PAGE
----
Did you know there are commercial food kitchens available in Kansas City? You’ll need the correct tax IDs, county and city permits (that can get tricky), state entities, local health inspections, the correct information on your food labels, USDA guidelines (if applicable), etc.
And because the Kansas City metro straddles two states, you’ll likely have to file forms for both Missouri and Kansas if, say, (if applicable).
But just setting up a Facebook account won’t cut it.
It’s what you do with that account that will determine the success strategy. You’ll need a clearly defined goal that you can act on and measure to reach your marketing benchmarks. If you have a product, maybe you’re eying a wider distribution, locally, then regionally and nationally.
You should create an authentic and memorable culinary brand that speaks to the emotions and the perception you want customers to link to your business.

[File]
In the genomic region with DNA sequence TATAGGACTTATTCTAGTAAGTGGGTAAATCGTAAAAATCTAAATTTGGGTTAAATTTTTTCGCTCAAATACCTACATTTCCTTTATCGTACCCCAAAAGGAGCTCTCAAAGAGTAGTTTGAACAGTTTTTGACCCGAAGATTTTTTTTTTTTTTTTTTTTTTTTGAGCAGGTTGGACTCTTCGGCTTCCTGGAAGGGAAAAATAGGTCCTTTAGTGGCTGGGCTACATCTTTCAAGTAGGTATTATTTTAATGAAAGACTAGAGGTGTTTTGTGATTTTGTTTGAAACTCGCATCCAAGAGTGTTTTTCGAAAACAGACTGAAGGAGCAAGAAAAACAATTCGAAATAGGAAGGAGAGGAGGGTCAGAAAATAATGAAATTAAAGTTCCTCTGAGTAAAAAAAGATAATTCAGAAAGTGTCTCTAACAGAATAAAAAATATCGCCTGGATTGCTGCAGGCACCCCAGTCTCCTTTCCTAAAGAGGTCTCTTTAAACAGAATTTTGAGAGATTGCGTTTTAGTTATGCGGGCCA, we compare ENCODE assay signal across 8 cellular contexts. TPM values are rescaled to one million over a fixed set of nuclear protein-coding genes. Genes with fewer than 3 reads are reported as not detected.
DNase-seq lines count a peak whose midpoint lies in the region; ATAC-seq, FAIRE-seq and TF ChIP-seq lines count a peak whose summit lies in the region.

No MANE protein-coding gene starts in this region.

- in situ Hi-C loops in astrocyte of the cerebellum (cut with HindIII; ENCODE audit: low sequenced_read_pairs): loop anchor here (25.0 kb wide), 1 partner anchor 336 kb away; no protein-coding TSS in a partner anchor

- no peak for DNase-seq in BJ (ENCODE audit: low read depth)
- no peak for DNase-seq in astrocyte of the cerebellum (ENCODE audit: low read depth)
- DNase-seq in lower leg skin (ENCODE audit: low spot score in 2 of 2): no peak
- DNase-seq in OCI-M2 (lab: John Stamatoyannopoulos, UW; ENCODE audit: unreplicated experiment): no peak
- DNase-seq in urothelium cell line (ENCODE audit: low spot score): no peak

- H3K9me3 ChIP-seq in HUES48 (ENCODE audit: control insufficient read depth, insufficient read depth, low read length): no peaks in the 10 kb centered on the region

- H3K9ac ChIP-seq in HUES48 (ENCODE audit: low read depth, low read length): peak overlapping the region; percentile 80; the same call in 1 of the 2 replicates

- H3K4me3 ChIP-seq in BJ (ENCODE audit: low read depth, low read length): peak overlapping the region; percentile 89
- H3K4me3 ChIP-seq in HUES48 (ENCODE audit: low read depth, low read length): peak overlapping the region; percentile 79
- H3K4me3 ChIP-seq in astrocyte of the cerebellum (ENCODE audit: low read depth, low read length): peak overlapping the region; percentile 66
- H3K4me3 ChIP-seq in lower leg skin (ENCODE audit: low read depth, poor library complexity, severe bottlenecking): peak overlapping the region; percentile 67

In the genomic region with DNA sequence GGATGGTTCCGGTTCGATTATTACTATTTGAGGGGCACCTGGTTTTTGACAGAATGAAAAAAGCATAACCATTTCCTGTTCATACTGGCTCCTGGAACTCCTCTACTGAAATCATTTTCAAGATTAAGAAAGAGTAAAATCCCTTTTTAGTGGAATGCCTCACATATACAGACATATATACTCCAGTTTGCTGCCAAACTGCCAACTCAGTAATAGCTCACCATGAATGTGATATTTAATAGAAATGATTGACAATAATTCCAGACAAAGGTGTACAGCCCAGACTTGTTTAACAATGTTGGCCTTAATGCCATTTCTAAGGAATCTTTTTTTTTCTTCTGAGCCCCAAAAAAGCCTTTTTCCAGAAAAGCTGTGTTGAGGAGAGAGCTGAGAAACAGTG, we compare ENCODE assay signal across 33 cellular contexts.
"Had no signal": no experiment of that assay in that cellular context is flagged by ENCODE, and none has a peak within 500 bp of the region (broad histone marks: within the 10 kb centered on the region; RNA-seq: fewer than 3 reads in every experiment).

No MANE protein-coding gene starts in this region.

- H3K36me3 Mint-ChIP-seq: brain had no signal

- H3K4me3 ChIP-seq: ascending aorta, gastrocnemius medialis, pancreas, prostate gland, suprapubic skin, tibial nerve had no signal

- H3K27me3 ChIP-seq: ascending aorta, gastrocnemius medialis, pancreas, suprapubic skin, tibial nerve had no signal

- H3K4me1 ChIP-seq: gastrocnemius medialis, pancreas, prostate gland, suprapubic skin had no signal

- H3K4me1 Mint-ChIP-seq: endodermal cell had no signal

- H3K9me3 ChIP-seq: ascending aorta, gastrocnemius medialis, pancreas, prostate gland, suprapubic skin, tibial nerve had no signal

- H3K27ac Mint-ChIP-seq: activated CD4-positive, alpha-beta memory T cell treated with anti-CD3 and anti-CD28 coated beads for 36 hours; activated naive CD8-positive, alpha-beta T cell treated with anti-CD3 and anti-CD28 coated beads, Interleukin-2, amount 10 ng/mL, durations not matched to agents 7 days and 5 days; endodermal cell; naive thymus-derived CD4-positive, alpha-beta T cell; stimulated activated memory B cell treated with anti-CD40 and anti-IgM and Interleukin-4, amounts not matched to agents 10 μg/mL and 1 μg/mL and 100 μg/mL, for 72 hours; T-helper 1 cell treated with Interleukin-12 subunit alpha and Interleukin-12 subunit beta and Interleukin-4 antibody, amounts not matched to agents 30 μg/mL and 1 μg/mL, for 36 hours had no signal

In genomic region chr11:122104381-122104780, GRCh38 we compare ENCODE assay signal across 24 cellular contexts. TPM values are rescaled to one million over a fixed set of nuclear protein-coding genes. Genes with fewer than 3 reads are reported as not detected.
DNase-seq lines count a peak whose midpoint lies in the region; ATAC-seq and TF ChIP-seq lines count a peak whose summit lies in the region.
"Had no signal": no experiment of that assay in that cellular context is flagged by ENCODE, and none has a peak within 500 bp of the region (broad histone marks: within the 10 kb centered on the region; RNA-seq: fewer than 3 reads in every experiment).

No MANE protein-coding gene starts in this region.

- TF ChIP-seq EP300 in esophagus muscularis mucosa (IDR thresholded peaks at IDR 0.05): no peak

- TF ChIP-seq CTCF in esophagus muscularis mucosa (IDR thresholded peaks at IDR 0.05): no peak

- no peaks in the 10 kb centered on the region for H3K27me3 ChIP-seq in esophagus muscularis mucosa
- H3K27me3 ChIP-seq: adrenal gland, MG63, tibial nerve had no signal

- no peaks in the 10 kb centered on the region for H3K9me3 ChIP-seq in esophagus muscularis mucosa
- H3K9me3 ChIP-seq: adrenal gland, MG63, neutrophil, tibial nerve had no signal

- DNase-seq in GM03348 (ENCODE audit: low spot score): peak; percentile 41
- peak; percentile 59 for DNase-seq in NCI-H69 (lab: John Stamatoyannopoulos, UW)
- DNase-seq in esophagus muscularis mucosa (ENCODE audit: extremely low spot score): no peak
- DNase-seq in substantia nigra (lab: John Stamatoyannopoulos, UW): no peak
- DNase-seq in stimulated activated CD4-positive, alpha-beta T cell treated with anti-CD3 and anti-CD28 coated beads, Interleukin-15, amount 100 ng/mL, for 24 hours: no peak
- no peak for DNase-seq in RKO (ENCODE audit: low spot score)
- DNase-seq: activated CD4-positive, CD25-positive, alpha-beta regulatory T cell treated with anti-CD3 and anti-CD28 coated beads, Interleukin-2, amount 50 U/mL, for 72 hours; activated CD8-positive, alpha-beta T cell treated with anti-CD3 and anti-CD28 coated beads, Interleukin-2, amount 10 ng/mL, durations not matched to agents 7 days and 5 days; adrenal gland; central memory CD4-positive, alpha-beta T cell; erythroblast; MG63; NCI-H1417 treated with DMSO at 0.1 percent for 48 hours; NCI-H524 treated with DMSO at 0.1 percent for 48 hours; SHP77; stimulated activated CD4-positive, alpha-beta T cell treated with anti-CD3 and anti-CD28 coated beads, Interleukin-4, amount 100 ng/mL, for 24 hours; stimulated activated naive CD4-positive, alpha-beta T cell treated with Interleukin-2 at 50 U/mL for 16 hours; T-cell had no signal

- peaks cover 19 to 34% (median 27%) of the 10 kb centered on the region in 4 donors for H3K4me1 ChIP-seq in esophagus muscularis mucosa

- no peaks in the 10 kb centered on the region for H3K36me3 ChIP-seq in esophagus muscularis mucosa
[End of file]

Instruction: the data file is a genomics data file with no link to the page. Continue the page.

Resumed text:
(Your logo and packaging are certainly part of that.) Social media can help you monitor and discover the much bigger portion of what’s really your brand, like customer reviews and critic reviews (things you can’t control).Maybe you want to expand production to a factory instead of doing everything yourself.If you’ve got a restaurant, you’ll need to hire employees to prepare and cook the food, servers to interact with customers, etc. No matter the scenario, Xander says you want to make sure you’ve got the proper systems and training to ensure that the people who make up your brand are representing it how you’d want them to.Most ventures in this sector fail within the first year, according to the U. (You can also catch him giving talks about food businesses and more throughout the metro, so , and we’ll whip up your very own personal action plan that’ll outline the free and low-cost resources (like commercial kitchens, food business classes, market research, permits, etc.) in KC that can help your business cook up something tasty. We hear this a lot from newcomers to the industry: “I had no idea how competitive the food industry was,” or “I didn’t realize how low my profit margins would be.” (By the way, Xander says the industry averages around a 5 percent profit margin.) So to limit the number of surprises you’ll encounter, it’s a great idea to to help you uncover those key facets.And sometimes, this research will save you headaches, stress and lost money if you discover your idea likely won’t fly; at that point, you might’ve only lost time and might’ve even found a better strategy or idea than your original concept.That includes gas (especially if you’re running a food truck), vehicle maintenance and the cost of storing your food. Xander says some food business owners are puzzled why they don’t make a profit because they forget to factor in these key costs.Putting your product in stores can be a great way to make your product more available to a bigger audience.Or you might discover that many restaurants similar to your concept have failed.Maybe you can improve where others faltered, or maybe it’s a sign that such an idea isn’t worth the squeeze.And then it hits you: You could start a food business.Now, we won’t sugar-coat this: A food business isn’t the easiest to start. So to give yourself the greatest shot at success, Xander Winkel of the , planning, financial calculations and more so you give yourself a better chance of tasting the fruits of your labors with a side of sweet success. Now, it’s time to vet that idea and see if it’ll cut the mustard.